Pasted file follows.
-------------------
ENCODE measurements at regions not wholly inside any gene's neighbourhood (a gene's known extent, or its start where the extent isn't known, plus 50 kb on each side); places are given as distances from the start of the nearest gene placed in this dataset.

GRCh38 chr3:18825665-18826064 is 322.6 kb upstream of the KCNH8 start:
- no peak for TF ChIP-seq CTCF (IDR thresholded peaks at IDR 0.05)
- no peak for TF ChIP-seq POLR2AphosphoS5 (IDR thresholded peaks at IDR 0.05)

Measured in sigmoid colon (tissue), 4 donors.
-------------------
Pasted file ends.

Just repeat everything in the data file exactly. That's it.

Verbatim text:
ENCODE measurements at regions not wholly inside any gene's neighbourhood (a gene's known extent, or its start where the extent isn't known, plus 50 kb on each side); places are given as distances from the start of the nearest gene placed in this dataset.

GRCh38 chr3:18825665-18826064 is 322.6 kb upstream of the KCNH8 start:
- no peak for TF ChIP-seq CTCF (IDR thresholded peaks at IDR 0.05)
- no peak for TF ChIP-seq POLR2AphosphoS5 (IDR thresholded peaks at IDR 0.05)

Measured in sigmoid colon (tissue), 4 donors.